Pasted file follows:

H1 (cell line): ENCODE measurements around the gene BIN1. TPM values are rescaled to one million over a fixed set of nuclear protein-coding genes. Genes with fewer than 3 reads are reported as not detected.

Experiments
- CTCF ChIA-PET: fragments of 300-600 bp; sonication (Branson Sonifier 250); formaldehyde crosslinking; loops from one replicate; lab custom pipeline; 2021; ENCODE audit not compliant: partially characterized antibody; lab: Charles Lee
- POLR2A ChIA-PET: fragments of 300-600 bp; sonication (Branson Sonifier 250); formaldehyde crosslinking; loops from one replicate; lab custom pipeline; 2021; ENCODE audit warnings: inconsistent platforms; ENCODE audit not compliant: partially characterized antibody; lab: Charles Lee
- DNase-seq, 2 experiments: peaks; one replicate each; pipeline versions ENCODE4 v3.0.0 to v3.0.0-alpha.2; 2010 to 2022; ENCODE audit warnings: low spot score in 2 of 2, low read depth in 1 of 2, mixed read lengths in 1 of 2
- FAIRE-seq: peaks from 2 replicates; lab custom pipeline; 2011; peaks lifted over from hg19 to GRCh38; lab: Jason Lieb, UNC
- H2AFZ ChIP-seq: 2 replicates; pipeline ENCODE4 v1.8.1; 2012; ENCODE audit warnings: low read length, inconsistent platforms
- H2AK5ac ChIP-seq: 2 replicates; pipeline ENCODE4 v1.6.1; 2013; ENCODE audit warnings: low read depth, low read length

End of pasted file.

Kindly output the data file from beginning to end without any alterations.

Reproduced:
H1 (cell line): ENCODE measurements around the gene BIN1. TPM values are rescaled to one million over a fixed set of nuclear protein-coding genes. Genes with fewer than 3 reads are reported as not detected.

Experiments
- CTCF ChIA-PET: fragments of 300-600 bp; sonication (Branson Sonifier 250); formaldehyde crosslinking; loops from one replicate; lab custom pipeline; 2021; ENCODE audit not compliant: partially characterized antibody; lab: Charles Lee
- POLR2A ChIA-PET: fragments of 300-600 bp; sonication (Branson Sonifier 250); formaldehyde crosslinking; loops from one replicate; lab custom pipeline; 2021; ENCODE audit warnings: inconsistent platforms; ENCODE audit not compliant: partially characterized antibody; lab: Charles Lee
- DNase-seq, 2 experiments: peaks; one replicate each; pipeline versions ENCODE4 v3.0.0 to v3.0.0-alpha.2; 2010 to 2022; ENCODE audit warnings: low spot score in 2 of 2, low read depth in 1 of 2, mixed read lengths in 1 of 2
- FAIRE-seq: peaks from 2 replicates; lab custom pipeline; 2011; peaks lifted over from hg19 to GRCh38; lab: Jason Lieb, UNC
- H2AFZ ChIP-seq: 2 replicates; pipeline ENCODE4 v1.8.1; 2012; ENCODE audit warnings: low read length, inconsistent platforms
- H2AK5ac ChIP-seq: 2 replicates; pipeline ENCODE4 v1.6.1; 2013; ENCODE audit warnings: low read depth, low read length